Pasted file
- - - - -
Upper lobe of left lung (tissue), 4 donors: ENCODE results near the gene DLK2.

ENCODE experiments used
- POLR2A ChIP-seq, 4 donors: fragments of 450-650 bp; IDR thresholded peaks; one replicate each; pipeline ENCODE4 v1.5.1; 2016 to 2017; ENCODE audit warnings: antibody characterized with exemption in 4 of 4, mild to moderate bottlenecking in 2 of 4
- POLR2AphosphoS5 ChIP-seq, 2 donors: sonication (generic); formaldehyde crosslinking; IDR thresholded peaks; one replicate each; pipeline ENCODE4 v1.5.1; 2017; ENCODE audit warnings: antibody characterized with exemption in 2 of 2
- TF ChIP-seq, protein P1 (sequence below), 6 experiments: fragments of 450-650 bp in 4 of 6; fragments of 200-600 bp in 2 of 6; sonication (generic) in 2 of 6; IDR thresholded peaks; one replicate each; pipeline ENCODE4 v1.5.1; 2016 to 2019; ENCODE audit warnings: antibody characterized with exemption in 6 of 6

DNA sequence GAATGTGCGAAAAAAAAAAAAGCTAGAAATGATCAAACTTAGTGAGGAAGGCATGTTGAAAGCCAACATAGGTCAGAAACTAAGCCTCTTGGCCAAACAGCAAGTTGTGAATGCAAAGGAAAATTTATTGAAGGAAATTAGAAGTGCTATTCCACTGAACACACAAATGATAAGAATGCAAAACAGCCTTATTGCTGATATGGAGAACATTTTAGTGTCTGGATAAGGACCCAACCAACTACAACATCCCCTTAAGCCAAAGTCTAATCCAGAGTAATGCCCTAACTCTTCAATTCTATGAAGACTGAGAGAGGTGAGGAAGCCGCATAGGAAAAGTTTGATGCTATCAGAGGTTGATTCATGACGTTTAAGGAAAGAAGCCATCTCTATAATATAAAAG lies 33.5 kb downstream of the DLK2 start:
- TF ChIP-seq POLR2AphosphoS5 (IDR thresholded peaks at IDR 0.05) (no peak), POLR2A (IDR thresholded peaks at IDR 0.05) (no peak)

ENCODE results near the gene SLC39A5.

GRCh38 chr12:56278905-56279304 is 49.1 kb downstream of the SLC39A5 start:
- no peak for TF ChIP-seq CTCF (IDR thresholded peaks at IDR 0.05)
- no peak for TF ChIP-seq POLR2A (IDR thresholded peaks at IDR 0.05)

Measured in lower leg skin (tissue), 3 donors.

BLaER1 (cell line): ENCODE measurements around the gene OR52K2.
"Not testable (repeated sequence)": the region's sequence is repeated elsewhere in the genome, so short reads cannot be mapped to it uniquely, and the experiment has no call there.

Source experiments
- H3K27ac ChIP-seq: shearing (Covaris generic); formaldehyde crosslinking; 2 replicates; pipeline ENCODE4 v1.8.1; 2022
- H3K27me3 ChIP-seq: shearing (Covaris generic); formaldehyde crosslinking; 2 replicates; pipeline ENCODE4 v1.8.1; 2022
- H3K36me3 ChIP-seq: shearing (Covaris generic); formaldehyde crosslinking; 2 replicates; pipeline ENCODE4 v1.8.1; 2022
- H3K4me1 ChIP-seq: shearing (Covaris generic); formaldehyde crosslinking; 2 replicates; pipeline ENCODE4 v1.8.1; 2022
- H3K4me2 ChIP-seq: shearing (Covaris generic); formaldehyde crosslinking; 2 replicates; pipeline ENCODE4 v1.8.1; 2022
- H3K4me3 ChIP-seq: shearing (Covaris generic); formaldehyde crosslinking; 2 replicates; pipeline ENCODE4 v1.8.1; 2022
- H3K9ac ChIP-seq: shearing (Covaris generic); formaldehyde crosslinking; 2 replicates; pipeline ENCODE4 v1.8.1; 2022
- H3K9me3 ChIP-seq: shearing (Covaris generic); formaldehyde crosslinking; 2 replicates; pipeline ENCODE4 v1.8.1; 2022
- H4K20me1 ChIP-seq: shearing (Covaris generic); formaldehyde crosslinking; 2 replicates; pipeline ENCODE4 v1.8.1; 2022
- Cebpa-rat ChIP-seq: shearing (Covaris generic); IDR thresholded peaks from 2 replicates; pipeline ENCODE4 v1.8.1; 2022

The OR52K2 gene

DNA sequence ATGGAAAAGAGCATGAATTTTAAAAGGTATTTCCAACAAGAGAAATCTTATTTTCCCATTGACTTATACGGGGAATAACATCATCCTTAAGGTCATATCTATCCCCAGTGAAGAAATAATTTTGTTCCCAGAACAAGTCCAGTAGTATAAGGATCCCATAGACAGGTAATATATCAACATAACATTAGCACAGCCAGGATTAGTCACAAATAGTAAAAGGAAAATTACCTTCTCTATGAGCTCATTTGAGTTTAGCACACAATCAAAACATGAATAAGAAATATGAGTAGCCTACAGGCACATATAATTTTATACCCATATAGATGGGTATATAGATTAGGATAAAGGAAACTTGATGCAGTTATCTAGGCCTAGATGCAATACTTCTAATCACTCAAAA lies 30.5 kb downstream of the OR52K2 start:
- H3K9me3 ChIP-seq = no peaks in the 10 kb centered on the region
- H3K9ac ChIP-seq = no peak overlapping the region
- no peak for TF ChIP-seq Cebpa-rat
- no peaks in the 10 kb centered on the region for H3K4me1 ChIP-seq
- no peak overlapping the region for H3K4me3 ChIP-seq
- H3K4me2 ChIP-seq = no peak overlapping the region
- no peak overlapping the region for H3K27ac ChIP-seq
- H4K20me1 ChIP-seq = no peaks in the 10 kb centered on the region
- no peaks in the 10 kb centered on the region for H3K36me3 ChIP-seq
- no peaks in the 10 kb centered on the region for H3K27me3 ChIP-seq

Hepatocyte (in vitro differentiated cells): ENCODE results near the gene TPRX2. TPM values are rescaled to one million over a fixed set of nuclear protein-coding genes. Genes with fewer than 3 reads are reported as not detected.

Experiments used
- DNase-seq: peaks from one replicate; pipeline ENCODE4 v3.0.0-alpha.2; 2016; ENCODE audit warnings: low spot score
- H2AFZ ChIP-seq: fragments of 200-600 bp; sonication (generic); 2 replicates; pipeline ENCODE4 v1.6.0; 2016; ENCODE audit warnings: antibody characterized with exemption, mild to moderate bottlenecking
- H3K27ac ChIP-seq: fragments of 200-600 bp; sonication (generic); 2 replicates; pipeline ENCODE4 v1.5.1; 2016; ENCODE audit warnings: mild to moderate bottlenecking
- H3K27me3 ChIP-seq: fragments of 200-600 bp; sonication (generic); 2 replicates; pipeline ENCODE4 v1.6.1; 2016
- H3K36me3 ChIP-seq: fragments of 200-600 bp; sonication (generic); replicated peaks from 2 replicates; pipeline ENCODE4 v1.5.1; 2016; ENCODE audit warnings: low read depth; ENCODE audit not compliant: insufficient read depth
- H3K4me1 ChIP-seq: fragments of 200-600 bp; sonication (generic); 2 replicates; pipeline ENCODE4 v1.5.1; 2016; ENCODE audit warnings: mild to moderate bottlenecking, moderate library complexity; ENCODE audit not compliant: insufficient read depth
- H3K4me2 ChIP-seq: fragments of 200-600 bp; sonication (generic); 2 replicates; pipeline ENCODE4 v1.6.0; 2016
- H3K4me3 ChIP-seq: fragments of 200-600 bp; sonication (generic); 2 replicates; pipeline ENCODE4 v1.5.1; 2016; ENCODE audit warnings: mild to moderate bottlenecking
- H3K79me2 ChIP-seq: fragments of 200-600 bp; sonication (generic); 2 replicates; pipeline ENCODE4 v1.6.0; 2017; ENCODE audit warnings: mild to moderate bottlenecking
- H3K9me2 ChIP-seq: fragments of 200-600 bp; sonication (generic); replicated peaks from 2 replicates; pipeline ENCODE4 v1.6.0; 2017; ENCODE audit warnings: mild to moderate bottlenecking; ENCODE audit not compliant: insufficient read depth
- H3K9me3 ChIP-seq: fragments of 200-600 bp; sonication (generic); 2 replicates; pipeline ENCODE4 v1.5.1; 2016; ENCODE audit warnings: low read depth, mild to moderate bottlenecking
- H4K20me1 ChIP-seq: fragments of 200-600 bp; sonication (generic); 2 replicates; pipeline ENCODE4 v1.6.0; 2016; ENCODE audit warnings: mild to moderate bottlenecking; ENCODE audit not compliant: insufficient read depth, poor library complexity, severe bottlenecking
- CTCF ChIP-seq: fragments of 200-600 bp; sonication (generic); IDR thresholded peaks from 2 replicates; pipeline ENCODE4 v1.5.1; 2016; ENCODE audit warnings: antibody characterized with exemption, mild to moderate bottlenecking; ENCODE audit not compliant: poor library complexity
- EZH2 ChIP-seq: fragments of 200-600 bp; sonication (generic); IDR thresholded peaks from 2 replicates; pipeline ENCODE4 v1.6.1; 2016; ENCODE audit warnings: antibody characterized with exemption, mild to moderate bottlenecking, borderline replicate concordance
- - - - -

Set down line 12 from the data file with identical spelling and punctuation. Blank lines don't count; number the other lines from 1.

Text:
Measured in lower leg skin (tissue), 3 donors.